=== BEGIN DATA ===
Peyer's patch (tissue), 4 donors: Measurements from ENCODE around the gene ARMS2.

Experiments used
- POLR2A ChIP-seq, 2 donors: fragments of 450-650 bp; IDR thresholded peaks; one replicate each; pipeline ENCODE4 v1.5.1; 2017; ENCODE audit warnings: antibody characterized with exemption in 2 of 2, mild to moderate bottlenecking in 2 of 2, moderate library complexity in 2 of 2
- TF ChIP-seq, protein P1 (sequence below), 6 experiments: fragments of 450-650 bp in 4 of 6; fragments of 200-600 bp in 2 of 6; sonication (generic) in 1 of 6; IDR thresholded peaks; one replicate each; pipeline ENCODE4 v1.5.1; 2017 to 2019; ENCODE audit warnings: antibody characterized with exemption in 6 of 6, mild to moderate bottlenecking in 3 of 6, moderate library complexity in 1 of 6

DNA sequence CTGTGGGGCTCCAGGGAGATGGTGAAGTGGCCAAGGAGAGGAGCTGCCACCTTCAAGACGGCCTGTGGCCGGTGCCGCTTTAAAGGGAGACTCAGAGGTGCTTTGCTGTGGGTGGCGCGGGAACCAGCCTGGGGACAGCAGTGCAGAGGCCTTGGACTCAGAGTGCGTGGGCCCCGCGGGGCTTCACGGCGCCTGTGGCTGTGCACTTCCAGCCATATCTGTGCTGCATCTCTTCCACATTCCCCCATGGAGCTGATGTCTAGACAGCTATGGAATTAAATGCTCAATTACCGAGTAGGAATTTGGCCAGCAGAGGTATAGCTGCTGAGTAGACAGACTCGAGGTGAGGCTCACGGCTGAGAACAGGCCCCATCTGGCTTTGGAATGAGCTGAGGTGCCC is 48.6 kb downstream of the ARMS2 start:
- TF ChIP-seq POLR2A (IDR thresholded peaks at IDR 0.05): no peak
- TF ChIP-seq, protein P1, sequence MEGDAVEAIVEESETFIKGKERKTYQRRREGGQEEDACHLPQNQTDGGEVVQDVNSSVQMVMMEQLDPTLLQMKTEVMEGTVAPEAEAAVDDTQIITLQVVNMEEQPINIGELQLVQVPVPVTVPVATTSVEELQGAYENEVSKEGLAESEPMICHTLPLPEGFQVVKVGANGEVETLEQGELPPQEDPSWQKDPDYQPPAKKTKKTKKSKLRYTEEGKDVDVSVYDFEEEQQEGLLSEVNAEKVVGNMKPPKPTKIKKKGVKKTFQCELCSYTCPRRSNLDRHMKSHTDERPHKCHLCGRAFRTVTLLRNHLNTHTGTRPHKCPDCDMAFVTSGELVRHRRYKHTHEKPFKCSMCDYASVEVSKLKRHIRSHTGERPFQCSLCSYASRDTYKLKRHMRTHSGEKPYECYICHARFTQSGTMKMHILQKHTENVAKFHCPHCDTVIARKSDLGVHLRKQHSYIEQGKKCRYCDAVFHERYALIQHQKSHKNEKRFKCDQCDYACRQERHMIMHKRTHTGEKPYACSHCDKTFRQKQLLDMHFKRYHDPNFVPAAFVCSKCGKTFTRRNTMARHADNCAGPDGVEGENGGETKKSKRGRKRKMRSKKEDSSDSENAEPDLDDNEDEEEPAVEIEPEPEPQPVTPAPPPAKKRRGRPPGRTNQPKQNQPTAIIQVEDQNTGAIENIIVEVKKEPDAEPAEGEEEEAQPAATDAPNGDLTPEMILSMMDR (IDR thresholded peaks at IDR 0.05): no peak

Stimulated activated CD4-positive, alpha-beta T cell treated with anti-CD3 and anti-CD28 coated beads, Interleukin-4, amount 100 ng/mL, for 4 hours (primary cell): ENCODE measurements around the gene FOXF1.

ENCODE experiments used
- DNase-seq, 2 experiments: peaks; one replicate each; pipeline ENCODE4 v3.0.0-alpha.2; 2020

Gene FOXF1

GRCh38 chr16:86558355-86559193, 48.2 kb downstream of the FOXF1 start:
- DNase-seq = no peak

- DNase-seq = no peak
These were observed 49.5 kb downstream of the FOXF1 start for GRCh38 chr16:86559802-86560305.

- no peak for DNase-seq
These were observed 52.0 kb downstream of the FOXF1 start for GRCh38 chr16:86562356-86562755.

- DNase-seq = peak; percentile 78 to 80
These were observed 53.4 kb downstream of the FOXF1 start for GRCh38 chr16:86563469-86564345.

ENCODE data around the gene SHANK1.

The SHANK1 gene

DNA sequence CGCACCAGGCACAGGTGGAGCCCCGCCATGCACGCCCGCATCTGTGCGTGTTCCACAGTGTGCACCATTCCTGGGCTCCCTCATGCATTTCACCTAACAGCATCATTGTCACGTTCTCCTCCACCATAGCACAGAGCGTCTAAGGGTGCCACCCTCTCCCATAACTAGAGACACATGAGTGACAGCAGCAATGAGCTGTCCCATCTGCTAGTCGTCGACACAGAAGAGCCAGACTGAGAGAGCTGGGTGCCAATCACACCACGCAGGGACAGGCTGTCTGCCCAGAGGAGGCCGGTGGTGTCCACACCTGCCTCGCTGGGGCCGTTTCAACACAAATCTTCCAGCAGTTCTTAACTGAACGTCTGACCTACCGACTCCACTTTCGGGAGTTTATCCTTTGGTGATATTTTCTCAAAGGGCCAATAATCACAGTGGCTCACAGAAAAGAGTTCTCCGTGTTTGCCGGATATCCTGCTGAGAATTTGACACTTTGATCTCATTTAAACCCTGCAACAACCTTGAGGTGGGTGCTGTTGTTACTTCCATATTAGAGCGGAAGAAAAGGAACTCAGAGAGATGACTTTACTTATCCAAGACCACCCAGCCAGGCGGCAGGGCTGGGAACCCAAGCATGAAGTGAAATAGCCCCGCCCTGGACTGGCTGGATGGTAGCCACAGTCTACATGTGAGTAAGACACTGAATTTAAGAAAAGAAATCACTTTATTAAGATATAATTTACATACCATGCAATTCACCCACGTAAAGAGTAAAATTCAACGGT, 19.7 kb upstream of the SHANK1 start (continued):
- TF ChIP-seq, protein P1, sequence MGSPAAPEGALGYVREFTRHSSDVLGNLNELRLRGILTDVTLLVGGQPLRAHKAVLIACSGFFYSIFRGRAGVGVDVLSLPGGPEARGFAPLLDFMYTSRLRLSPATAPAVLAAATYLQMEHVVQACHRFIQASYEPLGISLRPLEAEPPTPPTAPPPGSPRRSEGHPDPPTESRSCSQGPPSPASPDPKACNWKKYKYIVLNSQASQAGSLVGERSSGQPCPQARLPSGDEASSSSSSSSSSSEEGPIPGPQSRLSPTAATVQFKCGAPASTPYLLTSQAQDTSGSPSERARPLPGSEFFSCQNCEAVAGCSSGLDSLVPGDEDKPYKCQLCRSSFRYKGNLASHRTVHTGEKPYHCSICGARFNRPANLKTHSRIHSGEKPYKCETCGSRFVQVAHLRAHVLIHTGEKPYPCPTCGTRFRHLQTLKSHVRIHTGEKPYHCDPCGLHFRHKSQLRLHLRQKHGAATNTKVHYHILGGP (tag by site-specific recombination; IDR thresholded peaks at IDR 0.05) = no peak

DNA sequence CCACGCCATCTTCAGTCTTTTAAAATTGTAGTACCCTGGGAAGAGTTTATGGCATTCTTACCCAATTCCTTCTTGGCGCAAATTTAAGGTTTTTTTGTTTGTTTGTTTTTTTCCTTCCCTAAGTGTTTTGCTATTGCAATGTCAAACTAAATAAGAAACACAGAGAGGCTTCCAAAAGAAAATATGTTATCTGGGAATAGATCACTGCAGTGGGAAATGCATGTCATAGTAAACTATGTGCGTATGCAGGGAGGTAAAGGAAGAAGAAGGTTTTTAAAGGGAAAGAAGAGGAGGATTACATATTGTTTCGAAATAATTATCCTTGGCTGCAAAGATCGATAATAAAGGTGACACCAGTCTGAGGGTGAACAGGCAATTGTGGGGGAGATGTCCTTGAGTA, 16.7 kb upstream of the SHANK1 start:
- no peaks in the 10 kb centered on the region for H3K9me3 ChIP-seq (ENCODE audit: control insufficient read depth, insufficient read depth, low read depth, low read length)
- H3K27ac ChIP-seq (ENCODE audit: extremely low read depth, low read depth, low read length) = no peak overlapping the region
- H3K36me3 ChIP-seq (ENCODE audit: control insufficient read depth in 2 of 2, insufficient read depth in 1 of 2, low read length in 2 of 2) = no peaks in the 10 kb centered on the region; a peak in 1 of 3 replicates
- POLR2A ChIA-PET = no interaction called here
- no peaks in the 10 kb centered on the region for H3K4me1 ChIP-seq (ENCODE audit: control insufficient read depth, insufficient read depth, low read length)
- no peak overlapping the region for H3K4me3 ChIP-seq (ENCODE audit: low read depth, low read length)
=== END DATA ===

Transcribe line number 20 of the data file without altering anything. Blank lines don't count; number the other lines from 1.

ENCODE data around the gene SHANK1.